I was taught to be an atheist in China, but I am now a devoted Christian.
How I became a Chinese Christian
In China, faith is considered to be superstitious and against science. As a teenager, I was given the idea that intelligent people should not follow any religion. Communist Party members are supposed to be atheists. Textbooks also talk about religions in a negative way.
Most Chinese students did not get a chance to develop a deep understanding of Western culture and beliefs. In my childhood memories, Christianity was only about the huge Christmas trees in shopping malls, decorated with shiny lights and all kinds of wrapped gifts.
Growing up in Hangzhou in eastern China, I never paid attention to Christians or churches in my home city.
When I moved to South Korea for undergraduate study in 2012, I was like all the other college freshmen, eager to explore the new world and open to new ideas. After my Christian friends invited me to join a Sunday service at church, I decided to take a look.
At first, I was bored by the sermon, but I was captured by beautiful music people played and sung there. What was more appealing to an outsider like me was that people at the church were all extremely kind and lovely, as if by nature. At the church I found the joy, peace, kindness and gentleness that I had been looking for for a long time.
I was baptized in 2013. My parents did not understand when I first told them about the conversion. Like many Chinese, my family largely follow Buddhist customs. My parents had not known any Christians before, and became really worried that I was into some cult. They were confused that I refused to burn joss sticks when we visited our ancestors’ tombs.
I told them about Christianity little by little. It takes time for people in their 40s and 50s to look at the world in a different way. But my parents began to accept my beliefs when they saw me continue to make progress in my life and studies. I told them my faith is having a positive impact.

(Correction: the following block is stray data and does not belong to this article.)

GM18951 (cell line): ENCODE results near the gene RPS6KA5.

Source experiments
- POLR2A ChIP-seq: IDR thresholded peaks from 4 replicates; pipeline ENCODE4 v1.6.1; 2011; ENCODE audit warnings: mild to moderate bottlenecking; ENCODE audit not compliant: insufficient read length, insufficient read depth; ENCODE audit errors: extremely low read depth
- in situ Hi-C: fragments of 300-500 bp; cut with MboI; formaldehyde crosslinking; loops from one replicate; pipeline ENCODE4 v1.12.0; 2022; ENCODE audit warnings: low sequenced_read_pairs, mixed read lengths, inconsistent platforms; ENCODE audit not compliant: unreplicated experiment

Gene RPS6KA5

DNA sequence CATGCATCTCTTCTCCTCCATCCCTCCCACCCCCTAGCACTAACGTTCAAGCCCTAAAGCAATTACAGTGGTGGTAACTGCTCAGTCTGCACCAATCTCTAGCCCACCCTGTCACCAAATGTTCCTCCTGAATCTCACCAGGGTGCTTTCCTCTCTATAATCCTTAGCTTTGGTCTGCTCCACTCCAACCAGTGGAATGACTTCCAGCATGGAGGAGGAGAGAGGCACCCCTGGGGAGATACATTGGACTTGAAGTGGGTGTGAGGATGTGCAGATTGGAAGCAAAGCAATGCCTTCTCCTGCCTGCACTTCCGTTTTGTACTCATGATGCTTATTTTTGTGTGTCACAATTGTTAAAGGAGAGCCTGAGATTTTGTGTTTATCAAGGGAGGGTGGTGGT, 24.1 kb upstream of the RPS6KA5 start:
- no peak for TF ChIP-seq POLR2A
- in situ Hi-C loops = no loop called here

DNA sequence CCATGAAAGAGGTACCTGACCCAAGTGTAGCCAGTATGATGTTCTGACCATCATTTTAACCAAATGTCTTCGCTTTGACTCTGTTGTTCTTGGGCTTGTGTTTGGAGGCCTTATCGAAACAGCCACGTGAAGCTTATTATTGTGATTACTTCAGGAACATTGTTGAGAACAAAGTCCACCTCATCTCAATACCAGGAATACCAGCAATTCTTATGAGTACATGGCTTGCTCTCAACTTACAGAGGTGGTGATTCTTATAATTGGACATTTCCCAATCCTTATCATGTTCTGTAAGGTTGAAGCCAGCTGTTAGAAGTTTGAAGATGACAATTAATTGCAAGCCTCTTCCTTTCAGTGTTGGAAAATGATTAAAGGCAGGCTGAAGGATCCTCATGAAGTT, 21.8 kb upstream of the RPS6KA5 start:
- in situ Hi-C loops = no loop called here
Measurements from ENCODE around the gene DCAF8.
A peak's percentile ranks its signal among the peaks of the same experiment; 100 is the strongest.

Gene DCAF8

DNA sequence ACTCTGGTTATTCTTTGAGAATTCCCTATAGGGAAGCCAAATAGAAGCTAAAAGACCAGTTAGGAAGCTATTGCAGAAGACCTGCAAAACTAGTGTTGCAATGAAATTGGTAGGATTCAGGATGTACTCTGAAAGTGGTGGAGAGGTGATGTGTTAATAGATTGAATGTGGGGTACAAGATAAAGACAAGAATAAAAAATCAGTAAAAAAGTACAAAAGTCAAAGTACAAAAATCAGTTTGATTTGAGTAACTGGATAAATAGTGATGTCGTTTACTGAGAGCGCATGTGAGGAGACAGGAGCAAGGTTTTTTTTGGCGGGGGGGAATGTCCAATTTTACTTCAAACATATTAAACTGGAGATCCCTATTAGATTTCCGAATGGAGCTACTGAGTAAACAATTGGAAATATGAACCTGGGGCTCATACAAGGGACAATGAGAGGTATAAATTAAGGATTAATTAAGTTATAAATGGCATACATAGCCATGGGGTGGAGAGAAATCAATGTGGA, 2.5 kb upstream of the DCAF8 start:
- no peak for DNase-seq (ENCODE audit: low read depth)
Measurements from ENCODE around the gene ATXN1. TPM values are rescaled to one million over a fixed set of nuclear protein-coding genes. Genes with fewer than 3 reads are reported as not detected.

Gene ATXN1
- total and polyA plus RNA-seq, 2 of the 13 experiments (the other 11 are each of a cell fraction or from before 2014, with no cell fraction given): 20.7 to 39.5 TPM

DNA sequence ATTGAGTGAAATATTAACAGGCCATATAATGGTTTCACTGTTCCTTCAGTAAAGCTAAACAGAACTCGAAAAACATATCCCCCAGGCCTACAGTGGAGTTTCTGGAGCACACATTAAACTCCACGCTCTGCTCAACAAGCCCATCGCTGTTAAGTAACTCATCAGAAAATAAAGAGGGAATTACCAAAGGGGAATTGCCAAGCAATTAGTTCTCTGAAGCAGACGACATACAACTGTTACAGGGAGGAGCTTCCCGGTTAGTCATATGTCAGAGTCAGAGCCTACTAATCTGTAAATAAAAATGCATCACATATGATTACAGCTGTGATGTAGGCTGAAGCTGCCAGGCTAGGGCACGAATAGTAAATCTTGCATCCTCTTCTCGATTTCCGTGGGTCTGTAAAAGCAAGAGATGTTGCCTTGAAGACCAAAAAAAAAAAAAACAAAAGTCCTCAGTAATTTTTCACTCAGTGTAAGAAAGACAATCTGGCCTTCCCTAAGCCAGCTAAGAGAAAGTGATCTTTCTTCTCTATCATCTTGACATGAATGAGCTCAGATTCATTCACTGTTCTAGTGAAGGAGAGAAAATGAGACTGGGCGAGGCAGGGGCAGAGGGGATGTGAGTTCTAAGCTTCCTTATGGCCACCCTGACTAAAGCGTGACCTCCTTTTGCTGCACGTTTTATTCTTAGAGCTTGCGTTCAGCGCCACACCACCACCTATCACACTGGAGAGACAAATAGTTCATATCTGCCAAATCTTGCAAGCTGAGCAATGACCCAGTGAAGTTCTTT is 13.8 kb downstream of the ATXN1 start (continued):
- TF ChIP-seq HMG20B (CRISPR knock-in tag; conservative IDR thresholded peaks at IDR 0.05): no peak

Now when I am back home, they will ask if I need a ride to church. I know they have acknowledged their daughter as a Christian.
I was surprised by the large crowd the first time I went to a Chinese church. Outside of the country, Christians say Chinese people are unable to attend church because of the state suppression of the freedom of belief.
In mainland China, all formal Protestant churches are run by a state-controlled authority. There are indeed limits on what can be said during preaches and on religious education for children. But despite various constraints, Chinese people are still actively seeking spiritual meaning from religions as they become more affluent.
At the biggest, state-sponsored church in downtown Hangzhou, I often attend the Sunday services with more than a thousand fellow Christians. The church is always packed. I sit with people of all kinds of occupations – students, university professors and migrant workers.
I was admitted to Duke University last year and have been attending church in the US. A growing number of young Chinese are studying overseas these days. They are getting more exposure to Western religions and are bringing the knowledge back home. Chinese society has showed more tolerance towards different beliefs than it used to.